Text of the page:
First came the superlative Yooka-Laylee, and now the original Xbox classic Voodoo Vince is back as an Xbox Play Anywhere title. Voodoo Vince Remastered is a charming platformer that can now be enjoyed by a whole new generation.
As an Xbox Play Anywhere title, anyone who buys either the Xbox One or Windows 10 version of Voodoo Vince Remastered will get the other version for free. You can save your progress, and Achievements transfer between both versions, as well.
An Xbox classic reborn
Voodoo Vince first arrived on the original Xbox way back in 2003 during the last days of the 3D platforming craze. It was created by Clayton Kauzlaric, who is now Creative Director at Microsoft Studios Global Publishing. Reportedly, the game's use of custom code prevented it from being emulated on the Xbox 360.
Fourteen years later, Clayton and his team (the largely defunct Beep Industries) have finally brought Voodoo Vince back to life on Xbox One and PC. The Remastered version features widescreen visuals and enhanced assets, but it is otherwise unchanged (for better or worse).
A doll on a mission
As Voodoo Vince begins, we meet Madame Charmaine, the owner of a New Orleans-based voodoo shop. A group of thugs working for Kosmo the Inscrutable (the game's irritating antagonist) breaks into Charmaine's shop in search of her magical zombie dust.
After the bumbling thugs spill the zombie dust and wreck the shop, they escape with a kidnapped Charmaine and the remains of the dust. But the spilled dust inadvertently brings Vince (a formerly ordinary voodoo doll) to life. Following psychic instructions from Charmaine, he must now recover the rest of the spilled dust and rescue his mistress.
The basic premise of Voodoo Vince is quite good. Like many games of this genre (even Yooka-Laylee), the story eventually involves wacky animal characters and creatures such as a skeletal jazz musician (justified by the zombie dust) and an aged female scientist who is a turtle (I have no idea about that one).
I do have a few nitpicks, namely that the dialog is sometimes clunky, and Kosmo is like a lame proto-Kaos from Skylanders. Vince's voice, performed by Ken Boynton, is nasal and annoying – not the albatross you want to hang on your main character. Ken has appeared in numerous games, such as Halo: Reach and Destiny, but his Norm MacDonald impression mostly grates in this one.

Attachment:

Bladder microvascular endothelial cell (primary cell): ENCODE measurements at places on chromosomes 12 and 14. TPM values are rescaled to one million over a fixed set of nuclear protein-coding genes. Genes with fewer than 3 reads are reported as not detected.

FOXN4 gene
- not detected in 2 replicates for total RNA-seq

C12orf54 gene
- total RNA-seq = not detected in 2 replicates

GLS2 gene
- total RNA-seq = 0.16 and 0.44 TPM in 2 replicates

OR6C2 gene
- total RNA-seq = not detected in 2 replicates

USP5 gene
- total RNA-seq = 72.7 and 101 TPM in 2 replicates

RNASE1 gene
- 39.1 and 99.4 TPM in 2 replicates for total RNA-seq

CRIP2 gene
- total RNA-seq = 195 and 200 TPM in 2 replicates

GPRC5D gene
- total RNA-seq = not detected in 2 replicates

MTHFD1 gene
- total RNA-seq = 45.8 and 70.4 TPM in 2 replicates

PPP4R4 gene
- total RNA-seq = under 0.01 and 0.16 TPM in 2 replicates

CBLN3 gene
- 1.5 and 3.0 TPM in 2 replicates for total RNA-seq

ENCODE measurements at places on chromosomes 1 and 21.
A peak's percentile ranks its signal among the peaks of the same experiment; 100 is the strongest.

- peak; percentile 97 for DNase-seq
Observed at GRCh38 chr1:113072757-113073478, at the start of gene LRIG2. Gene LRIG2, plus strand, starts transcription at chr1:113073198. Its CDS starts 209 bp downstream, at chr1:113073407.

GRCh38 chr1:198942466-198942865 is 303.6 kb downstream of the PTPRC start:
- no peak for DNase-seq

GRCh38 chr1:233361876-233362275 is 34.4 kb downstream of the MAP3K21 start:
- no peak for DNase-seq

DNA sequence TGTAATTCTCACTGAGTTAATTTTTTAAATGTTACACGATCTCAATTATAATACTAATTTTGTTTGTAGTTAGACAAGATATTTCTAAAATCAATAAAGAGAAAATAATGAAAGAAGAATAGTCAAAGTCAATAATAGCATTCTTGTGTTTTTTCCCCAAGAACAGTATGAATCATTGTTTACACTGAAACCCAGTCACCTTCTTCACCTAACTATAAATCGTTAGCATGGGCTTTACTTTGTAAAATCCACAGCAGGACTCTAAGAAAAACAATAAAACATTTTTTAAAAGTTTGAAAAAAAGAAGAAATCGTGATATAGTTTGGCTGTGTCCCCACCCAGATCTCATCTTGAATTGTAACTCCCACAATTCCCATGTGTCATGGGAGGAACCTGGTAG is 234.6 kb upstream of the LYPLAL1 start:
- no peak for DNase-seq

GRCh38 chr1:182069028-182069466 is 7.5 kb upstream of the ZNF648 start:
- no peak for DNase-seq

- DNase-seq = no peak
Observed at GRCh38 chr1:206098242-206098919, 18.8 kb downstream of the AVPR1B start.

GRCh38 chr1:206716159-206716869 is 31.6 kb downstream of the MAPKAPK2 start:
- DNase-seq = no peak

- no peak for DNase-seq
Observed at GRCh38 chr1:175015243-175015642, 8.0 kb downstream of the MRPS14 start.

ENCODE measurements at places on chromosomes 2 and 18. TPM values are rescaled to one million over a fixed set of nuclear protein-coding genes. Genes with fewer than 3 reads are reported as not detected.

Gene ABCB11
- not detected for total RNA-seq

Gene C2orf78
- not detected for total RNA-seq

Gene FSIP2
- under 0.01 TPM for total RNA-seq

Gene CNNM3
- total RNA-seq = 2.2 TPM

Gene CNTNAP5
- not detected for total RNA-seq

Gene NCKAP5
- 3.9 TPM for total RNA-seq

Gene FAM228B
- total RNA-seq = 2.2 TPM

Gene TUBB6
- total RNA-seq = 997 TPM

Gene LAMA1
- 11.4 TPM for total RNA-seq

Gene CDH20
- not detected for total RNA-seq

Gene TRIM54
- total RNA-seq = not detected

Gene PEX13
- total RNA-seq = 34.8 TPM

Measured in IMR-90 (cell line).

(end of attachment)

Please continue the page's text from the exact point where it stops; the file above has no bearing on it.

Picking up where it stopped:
Voodoo Vince is a 3D platformer, that once common genre that barely exists nowadays (2D platformers are still common, though). Vince's most basic moves include running, jumping, punching, and a spin attack. The spin attack has its own face button and is so effective, it renders the punch pointless. Beating up enemies gets you beads, which can charge up Vince's powers.
Many levels contain simple puzzles and goals that must be completed before Vince can progress. Sometimes he'll have to pick up and carry an object, using it somewhere else. If the object is too heavy for Vince to jump while carrying it, trying to jump will make a fart sound. It's dumb but fun. Other puzzles involve harming Vince, like throwing him into fan blades, producing a sack of material to weigh a switch down. Being a magical doll, Vince regenerates unharmed.
Vince's nature as a voodoo doll provides him with attack powers, as well. Upon activating a voodoo power, Vince will harm himself in some silly way. This kills all nearby enemies. A few of the 33 powers include a 1930s mob hit, a shark attack, and even a fatal dose of laxative inside an outhouse.
The new powers are hidden throughout each level as magical talismans, one of the many collectibles to find. Others include zombie dust bags (every hundred of which gives Vince a new life bar) and skull pages. Finding all of the skull pages in a level causes a purple skull to appear. If Vince manages to chase after and catch it, he gains another charge for his voodoo powers.
Tracking these collectibles is relatively easy because you can see the current level's count in the pause menu, and the levels are much smaller than Yooka-Laylee's stages. I can find everything in a level on my own, so the difficulty feels just right to me.